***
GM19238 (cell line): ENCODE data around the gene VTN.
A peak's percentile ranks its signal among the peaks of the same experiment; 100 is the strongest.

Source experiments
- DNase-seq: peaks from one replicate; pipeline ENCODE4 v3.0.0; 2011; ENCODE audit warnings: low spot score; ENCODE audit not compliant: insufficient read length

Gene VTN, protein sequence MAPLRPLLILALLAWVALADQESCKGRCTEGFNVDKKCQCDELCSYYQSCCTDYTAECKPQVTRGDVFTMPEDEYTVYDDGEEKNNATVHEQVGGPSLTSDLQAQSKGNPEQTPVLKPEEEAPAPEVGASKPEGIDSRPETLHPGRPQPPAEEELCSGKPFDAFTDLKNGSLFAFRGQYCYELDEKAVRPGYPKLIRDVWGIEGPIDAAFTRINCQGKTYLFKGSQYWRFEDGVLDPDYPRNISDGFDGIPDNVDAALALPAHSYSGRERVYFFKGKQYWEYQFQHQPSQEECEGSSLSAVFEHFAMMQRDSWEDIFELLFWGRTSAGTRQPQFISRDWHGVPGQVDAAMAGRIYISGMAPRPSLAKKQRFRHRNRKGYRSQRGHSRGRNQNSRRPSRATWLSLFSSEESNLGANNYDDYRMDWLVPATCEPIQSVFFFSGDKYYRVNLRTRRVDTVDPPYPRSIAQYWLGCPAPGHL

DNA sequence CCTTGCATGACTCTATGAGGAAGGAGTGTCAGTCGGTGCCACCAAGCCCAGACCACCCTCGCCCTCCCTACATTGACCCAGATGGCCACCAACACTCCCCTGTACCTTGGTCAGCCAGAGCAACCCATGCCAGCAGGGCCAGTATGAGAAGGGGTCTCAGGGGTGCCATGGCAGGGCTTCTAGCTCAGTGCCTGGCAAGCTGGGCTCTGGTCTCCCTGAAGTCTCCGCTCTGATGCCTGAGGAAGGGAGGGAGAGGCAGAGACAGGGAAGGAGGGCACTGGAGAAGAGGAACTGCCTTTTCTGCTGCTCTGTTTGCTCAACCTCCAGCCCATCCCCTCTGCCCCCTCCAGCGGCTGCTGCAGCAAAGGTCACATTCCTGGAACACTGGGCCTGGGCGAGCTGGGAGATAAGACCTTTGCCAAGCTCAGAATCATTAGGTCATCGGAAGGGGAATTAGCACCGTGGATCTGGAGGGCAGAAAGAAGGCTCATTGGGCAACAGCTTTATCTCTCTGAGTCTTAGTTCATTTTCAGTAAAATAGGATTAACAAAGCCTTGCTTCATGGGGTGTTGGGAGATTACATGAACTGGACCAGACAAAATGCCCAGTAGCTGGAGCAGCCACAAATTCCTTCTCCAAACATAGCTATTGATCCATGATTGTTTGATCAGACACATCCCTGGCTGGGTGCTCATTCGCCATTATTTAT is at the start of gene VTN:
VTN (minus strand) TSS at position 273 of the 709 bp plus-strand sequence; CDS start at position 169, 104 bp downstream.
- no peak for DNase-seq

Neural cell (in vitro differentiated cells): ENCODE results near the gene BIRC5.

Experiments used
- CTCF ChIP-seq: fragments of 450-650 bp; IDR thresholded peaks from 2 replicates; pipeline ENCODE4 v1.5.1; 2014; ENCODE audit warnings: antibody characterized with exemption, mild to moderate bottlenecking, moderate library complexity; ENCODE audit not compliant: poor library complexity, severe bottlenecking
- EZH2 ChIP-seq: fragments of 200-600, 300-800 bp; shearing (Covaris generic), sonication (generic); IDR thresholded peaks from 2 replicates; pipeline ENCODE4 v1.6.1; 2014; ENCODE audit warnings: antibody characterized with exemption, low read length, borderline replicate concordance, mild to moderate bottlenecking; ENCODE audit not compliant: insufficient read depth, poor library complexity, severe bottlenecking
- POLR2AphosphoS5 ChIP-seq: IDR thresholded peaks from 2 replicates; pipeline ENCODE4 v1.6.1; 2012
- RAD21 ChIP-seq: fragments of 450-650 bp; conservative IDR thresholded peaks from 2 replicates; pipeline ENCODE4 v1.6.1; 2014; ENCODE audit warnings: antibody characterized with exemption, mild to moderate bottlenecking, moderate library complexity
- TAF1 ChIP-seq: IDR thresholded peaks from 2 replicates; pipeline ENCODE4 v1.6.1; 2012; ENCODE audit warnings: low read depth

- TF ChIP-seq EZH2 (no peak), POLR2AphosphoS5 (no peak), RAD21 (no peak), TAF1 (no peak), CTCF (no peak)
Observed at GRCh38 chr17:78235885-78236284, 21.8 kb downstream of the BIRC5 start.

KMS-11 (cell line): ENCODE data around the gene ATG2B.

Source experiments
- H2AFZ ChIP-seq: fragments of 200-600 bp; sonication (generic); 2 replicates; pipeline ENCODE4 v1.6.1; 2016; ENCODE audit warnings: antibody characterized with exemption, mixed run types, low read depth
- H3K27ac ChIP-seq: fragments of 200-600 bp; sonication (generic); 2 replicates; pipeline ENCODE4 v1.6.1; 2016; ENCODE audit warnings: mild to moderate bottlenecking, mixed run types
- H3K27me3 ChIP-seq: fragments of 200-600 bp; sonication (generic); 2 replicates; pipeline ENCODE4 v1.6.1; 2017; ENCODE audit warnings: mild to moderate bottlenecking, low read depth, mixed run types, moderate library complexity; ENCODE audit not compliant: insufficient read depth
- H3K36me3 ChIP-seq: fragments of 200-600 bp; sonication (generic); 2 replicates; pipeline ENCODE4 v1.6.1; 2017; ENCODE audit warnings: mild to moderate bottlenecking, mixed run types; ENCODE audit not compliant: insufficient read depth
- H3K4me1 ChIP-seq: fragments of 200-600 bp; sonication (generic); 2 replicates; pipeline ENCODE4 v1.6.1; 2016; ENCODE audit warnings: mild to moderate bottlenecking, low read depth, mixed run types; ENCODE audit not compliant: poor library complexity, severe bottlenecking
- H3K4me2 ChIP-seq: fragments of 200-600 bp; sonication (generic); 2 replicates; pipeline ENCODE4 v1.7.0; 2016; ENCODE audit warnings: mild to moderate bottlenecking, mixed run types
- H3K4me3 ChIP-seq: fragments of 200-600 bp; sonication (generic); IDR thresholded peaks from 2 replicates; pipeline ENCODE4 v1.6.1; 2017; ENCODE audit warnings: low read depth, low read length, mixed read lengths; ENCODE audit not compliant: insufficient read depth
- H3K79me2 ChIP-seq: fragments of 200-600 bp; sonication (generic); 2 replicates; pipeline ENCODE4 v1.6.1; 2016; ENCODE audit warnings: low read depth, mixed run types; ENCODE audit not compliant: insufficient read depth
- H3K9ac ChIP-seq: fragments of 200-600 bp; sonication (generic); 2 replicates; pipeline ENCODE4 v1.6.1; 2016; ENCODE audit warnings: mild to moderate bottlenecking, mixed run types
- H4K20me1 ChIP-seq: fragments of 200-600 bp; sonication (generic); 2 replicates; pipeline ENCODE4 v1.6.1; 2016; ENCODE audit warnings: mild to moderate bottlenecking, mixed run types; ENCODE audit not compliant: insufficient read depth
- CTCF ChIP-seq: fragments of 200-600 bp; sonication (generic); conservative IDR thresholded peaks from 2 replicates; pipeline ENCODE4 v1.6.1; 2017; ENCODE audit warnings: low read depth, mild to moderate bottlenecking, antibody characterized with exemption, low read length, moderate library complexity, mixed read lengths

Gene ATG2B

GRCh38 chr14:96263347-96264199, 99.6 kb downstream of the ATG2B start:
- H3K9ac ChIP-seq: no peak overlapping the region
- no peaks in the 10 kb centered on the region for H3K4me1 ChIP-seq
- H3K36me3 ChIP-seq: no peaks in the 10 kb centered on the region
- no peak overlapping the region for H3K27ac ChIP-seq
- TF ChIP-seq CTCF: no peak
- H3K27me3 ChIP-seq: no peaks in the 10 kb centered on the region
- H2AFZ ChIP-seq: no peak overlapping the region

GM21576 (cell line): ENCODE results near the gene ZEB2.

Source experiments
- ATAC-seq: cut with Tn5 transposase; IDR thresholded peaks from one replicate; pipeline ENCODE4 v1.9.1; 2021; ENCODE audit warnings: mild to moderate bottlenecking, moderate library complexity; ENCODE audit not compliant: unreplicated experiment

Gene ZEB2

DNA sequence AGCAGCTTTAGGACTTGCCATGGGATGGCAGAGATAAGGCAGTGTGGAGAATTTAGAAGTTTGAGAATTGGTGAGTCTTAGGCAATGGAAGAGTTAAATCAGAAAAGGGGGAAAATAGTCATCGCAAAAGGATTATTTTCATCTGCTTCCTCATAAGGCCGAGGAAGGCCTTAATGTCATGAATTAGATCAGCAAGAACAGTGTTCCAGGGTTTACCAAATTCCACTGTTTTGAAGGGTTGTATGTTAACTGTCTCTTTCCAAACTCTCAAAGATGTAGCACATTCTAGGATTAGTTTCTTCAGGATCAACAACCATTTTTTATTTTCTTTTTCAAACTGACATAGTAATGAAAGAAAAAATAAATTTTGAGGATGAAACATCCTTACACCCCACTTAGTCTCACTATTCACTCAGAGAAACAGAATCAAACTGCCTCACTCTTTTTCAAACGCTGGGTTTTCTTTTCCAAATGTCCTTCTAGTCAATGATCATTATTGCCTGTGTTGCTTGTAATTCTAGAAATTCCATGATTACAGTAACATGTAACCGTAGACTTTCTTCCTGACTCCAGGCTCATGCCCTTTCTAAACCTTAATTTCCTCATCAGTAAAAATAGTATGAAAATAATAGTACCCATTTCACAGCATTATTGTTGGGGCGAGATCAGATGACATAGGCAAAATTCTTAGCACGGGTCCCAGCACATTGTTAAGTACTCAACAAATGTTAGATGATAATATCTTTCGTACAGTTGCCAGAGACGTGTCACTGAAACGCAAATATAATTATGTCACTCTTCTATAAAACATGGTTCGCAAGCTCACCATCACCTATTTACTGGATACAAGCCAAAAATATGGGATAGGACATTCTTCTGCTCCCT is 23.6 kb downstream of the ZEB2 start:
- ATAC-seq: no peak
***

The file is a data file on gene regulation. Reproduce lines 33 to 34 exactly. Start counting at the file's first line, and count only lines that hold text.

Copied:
- H3K9ac ChIP-seq: no peak overlapping the region
- no peaks in the 10 kb centered on the region for H3K4me1 ChIP-seq